It seems like each year the SoWa Farmer’s Market gets better. The variety and quality of vendors is excellent and although it can definitely add up (no bargains at this market) it is my favorite place to shop for groceries.
Although the market is open both Saturday and Sunday (the market expanded to Saturdays for the first time this year), one of my favorite vendors, Valicenti Pasta Farm in Hollis, NH is only at the market on Sundays so I generally shop then to pick up one or two (and sometimes three) packages of their homemade pasta. If you’ve never splurged to purchase fresh made pasta (and I don’t mean fresh made pasta that has been sitting in a grocery store chain freezer for a week), then you are really missing out. The way these pastas absorb the flavors of the sauce puts dry pasta to shame. If you live in the area and have never ventured over to the SoWa Farmer’s Market, make it a point to check it out. All the vendors come from area farms and the selection is really excellent.
SoWa Farmer’s Market is open Saturday & Sunday from 10AM-4PM through October 2017, but note that Valicenti Pasta Farm is only there on Sundays.
This coming weekend, Saturday, May 6 and Sunday, May 7 be sure to check out the annual SoWa Art Walk from 11:00AM to 5:00PM both days. The art walk will coincide with the SoWa Open, Vintage and Food Market which is now also open both Saturday and Sunday.
The SoWa Art Walk is really an amazing and fun way to spend a few hours of your day perusing art in a variety of mediums and includes hundreds of local artists and artisans (many in their studios located at 450, 460 and 600 Harrison Avenue, 35, 49 and 59 Wareham Street and 46 Waltham Street).
No plans this weekend? Check out the SoWa Open Market on Saturday and Sunday, April 28th and 29th. This year’s market is expanding and will be open both days of the weekend starting tomorrow.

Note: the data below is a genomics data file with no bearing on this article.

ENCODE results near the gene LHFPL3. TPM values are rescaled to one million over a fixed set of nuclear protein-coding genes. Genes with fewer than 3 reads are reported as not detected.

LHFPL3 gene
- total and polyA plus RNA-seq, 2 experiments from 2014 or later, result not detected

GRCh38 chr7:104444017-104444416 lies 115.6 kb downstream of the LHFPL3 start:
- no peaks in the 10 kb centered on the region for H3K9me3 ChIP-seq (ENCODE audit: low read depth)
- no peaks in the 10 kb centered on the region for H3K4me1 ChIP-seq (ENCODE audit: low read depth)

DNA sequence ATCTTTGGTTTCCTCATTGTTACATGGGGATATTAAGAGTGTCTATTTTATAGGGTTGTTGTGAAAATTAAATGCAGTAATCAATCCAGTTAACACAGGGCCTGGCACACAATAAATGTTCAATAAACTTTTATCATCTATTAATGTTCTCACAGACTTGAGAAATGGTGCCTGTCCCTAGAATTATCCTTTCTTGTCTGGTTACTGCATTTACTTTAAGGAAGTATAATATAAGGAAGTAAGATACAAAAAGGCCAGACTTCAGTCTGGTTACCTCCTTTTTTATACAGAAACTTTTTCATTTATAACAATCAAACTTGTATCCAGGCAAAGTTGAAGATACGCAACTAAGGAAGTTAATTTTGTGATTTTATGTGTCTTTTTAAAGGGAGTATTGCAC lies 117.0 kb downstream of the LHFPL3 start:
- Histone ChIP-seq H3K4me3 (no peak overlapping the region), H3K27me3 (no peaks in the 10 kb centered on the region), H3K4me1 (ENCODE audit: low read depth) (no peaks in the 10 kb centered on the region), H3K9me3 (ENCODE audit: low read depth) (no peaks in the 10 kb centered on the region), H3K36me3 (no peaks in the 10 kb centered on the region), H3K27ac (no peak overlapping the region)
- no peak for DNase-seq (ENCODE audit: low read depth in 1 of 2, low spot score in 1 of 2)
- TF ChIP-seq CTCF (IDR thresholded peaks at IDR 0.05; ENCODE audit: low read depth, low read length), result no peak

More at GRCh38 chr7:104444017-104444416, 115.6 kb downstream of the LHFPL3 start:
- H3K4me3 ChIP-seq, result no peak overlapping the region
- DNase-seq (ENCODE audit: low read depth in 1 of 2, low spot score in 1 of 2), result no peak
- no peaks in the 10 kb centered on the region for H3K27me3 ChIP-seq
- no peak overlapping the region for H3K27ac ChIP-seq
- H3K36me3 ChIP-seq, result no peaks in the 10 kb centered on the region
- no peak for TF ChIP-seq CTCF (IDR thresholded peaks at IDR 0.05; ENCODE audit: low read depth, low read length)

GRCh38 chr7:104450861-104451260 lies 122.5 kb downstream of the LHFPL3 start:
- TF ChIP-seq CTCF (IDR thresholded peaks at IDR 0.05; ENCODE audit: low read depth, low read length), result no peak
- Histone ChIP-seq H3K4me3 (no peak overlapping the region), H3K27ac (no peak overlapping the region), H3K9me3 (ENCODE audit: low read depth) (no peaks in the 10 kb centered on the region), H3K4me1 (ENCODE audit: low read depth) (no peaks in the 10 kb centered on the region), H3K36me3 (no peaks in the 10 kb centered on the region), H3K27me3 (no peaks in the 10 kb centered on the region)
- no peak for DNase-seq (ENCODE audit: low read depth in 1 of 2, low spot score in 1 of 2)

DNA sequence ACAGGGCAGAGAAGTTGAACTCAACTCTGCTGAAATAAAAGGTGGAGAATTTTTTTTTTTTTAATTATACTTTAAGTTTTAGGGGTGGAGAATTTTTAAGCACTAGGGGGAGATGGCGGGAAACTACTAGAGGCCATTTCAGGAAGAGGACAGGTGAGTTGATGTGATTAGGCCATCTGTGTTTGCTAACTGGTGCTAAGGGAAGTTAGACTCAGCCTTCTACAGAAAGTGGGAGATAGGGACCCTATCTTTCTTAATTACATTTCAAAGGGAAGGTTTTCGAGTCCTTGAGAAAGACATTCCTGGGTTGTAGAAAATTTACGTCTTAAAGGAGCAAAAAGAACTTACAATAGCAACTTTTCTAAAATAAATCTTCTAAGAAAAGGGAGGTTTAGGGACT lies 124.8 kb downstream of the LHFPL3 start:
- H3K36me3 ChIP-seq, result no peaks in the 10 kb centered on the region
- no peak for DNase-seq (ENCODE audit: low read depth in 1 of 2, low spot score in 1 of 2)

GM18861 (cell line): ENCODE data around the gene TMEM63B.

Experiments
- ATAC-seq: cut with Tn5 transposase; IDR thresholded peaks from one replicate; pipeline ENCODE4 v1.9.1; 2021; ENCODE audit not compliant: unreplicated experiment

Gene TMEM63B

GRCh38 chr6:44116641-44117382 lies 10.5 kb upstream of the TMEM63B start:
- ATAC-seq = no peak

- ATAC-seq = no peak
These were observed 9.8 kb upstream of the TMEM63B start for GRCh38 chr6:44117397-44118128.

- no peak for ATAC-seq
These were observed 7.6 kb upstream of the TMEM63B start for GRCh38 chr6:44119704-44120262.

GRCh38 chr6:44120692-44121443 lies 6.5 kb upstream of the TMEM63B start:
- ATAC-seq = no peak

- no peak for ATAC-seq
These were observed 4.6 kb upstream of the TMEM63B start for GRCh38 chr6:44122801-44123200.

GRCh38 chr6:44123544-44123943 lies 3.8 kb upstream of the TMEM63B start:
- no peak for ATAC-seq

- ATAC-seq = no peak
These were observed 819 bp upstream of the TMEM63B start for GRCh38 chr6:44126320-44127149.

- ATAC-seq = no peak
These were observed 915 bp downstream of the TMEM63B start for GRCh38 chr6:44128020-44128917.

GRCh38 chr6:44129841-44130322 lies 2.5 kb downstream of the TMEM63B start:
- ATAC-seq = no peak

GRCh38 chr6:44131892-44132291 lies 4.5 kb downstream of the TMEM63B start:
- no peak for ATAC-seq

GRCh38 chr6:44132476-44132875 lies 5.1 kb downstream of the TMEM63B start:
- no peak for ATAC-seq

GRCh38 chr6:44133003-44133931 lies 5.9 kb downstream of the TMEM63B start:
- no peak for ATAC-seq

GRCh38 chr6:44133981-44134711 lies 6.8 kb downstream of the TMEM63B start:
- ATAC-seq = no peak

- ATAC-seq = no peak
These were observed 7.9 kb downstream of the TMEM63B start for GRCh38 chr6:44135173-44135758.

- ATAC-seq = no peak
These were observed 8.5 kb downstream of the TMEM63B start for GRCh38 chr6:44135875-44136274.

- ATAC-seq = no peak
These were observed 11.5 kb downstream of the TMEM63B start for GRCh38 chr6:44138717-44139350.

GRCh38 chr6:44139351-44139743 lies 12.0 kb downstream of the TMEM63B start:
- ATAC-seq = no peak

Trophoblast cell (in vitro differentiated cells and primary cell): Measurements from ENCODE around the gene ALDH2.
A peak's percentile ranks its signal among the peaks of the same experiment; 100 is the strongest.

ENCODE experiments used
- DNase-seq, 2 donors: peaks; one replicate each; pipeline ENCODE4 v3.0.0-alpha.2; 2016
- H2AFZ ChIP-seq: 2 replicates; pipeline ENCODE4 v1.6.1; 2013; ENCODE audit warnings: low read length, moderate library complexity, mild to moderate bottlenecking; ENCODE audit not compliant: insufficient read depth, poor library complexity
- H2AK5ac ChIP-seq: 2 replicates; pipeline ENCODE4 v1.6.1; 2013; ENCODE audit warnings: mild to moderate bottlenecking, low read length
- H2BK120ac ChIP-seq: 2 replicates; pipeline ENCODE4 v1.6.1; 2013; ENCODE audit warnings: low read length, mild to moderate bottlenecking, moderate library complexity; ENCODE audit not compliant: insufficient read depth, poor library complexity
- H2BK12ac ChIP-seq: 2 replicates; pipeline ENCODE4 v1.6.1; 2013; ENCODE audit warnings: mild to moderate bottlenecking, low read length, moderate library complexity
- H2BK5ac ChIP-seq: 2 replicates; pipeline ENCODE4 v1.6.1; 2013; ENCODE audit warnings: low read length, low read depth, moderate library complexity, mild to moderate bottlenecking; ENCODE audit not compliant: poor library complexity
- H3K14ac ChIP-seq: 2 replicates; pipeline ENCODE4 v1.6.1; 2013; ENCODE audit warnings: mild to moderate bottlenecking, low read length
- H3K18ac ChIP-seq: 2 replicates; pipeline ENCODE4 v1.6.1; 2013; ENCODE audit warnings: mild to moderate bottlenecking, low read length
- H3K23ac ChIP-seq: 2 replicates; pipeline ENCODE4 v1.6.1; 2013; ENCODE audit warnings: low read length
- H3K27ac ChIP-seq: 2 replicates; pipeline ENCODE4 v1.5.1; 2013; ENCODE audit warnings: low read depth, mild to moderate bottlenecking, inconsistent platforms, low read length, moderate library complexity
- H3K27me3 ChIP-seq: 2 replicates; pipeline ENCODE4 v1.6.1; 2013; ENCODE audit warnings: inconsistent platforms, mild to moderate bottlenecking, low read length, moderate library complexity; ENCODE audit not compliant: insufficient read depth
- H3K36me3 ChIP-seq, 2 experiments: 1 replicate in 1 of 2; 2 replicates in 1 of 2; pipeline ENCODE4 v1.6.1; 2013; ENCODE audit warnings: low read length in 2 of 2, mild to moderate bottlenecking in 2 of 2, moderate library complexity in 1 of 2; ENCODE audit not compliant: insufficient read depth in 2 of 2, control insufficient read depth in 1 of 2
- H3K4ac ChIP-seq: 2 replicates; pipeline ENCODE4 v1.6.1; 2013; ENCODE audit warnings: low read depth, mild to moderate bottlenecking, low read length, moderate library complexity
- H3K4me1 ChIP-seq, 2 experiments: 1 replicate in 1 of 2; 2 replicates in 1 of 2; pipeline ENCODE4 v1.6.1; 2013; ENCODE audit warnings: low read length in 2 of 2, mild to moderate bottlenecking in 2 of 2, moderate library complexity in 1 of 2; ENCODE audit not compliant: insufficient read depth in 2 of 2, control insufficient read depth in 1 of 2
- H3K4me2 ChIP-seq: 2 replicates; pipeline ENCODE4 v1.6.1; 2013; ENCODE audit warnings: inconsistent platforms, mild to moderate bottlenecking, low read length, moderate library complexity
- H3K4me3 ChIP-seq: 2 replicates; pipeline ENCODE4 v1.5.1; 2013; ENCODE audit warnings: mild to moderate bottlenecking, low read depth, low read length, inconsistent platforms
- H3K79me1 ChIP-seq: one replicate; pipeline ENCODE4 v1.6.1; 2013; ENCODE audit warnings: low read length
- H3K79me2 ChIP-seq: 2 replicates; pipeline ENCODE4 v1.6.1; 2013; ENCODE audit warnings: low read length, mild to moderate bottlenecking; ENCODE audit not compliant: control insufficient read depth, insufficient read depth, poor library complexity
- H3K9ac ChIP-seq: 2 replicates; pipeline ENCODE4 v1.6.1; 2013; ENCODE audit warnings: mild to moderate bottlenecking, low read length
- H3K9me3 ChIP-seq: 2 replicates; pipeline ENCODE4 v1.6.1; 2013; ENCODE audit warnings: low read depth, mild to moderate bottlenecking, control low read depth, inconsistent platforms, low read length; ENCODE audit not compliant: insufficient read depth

For SoWa Open Market’s opening day they will be hosting the first ever Power Beer Fest, which will include 60+ Mass. brewers. Tickets are $55 a person, and will allow you unlimited two-ounce beer samples from participating breweries. In addition to the Power Beer Fest, the SoWa Open market which spans three blocks along Harrison Avenue, will include:
- SoWa Arts Market: 100+ artisans selling handmade goods, including jewelry, art work, clothing, home goods, photography and more. Located in the parking lot at 450 Harrison Avenue.
- SoWa Farmers Market: A collection of local farmers and bakers, consisting of more than 50 vendors. Located in the parking lot at 500 Harrison Ave.
- SoWa Food Truck Bazaar: 12 of Boston’s food trucks will be on site throughout the season. Located in the parking lot at 540 Harrison Avenue.
- SoWa Beer Garden: Located by the SoWa Food Truck Bazaar includes a rotating selection of craft beers to enjoy all season long.
For more information visit: www.sowaboston.com
The pace of construction in the SoWa district of Boston’s South End neighborhood seems to have quickened recently along Harrison Avenue. Earlier this month the 14-story multi-building complex currently known by its address, 345 Harrison Avenue, topped off.
When construction is completed the complex will include 585 new residential apartments along with 40,000 square feet of ground-floor retail, 275 parking spaces and 325 bicycle spaces. Amenities in the building will also include a resort-style pool, fully equipped fitness center and sky lounge with beautiful views of the city. Below is a rendering of what 345 Harrison will look like when completed. The view is looking north with the Ink Block to the right and behind that I-93 with a barely recognizable and poorly created skyline of Boston’s Financial District off in the distance.